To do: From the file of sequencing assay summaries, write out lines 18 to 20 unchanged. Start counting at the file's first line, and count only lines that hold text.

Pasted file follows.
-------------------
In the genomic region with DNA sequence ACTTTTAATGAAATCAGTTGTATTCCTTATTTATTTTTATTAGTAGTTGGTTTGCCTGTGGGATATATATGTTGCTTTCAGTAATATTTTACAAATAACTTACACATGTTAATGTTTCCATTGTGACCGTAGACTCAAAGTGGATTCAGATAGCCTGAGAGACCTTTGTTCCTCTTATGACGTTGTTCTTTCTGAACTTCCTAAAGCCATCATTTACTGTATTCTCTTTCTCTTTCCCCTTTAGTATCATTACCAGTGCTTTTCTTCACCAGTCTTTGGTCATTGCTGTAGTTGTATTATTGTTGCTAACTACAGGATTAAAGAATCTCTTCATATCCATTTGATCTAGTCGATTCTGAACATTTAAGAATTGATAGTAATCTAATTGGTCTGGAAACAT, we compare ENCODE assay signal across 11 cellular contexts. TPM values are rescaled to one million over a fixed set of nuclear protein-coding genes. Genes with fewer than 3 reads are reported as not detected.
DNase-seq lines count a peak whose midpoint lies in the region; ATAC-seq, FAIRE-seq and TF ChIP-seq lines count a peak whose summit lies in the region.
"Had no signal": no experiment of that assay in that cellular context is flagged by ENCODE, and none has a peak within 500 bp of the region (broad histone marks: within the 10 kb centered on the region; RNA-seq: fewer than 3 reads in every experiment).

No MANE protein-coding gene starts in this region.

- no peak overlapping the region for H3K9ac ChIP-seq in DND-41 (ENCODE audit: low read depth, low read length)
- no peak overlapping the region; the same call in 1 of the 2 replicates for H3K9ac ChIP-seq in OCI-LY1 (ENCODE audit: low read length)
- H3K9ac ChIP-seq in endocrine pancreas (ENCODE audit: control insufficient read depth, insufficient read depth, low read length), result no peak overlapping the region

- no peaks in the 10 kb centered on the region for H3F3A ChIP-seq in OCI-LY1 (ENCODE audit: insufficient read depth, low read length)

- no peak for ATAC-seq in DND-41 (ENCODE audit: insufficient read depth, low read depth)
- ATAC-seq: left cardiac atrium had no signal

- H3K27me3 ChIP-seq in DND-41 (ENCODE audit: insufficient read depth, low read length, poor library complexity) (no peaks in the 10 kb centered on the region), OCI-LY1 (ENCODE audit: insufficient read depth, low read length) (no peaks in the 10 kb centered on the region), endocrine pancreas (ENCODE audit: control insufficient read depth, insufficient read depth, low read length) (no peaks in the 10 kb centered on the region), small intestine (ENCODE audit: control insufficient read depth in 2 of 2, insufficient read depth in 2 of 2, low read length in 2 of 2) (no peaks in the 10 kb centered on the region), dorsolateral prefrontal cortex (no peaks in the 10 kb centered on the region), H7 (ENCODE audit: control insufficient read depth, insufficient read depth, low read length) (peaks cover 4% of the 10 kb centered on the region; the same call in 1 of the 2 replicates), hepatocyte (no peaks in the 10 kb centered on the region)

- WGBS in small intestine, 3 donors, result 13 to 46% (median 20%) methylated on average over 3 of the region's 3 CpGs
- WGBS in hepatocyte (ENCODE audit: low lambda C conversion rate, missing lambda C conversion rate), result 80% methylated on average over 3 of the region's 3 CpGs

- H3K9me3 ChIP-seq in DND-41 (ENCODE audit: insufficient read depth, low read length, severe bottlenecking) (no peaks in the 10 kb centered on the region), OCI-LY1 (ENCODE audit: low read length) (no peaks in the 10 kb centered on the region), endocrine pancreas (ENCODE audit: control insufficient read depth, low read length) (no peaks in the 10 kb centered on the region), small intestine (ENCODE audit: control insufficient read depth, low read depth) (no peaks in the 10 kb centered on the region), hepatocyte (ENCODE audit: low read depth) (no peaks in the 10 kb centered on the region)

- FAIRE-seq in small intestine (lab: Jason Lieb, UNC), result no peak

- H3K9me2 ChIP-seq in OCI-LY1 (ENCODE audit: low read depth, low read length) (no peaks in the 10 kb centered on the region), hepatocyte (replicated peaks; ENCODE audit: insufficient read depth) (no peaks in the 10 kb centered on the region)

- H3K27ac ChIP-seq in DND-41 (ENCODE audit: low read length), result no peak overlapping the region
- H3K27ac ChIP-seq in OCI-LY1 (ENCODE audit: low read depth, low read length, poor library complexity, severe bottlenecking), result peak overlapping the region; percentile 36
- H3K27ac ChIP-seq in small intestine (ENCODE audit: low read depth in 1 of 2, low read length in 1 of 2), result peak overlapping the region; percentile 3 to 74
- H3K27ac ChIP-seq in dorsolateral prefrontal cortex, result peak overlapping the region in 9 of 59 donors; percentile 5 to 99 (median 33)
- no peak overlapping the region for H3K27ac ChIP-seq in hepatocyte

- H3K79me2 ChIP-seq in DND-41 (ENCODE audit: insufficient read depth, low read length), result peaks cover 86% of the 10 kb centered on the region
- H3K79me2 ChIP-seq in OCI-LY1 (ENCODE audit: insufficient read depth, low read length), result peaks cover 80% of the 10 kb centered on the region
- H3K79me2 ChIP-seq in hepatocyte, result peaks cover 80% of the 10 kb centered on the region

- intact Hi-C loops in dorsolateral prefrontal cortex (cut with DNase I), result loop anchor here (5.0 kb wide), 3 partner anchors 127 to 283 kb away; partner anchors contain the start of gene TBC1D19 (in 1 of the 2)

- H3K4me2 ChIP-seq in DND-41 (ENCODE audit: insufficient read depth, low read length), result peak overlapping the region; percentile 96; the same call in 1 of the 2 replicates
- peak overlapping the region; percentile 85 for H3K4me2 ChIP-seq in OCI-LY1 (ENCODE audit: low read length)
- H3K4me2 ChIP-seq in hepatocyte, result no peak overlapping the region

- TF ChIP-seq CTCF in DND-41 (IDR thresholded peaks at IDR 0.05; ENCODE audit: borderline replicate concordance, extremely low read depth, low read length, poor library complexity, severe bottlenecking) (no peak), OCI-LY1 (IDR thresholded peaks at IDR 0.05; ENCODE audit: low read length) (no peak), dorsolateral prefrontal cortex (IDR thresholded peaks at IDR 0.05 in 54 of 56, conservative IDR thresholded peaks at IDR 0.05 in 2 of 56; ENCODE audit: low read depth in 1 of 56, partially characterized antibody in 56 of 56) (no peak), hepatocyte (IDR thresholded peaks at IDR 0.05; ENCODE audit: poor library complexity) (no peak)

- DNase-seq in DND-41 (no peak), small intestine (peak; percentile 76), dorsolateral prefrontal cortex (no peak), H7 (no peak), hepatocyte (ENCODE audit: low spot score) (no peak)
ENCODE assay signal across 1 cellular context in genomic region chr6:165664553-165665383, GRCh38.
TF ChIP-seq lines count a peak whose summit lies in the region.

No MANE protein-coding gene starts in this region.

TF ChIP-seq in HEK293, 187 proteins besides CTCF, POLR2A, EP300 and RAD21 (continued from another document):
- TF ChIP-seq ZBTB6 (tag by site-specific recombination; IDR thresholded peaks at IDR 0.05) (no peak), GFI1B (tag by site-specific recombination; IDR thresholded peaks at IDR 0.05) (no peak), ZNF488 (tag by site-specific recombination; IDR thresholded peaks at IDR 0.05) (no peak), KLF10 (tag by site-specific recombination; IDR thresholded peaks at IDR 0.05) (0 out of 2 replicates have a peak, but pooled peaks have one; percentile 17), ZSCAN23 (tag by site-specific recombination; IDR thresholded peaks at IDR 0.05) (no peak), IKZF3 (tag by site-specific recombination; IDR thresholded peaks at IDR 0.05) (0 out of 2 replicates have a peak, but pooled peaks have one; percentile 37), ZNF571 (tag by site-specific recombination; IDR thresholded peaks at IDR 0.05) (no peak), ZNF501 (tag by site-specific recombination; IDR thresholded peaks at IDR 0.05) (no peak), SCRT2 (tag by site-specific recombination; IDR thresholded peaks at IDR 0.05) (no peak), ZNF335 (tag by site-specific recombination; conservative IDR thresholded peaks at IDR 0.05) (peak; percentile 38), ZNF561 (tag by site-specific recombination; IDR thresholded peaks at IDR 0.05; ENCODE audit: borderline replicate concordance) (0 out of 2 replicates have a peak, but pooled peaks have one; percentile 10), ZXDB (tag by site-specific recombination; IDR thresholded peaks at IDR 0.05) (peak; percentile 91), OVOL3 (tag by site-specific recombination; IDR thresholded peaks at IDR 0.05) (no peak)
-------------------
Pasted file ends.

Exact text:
- H3K27ac ChIP-seq in OCI-LY1 (ENCODE audit: low read depth, low read length, poor library complexity, severe bottlenecking), result peak overlapping the region; percentile 36
- H3K27ac ChIP-seq in small intestine (ENCODE audit: low read depth in 1 of 2, low read length in 1 of 2), result peak overlapping the region; percentile 3 to 74
- H3K27ac ChIP-seq in dorsolateral prefrontal cortex, result peak overlapping the region in 9 of 59 donors; percentile 5 to 99 (median 33)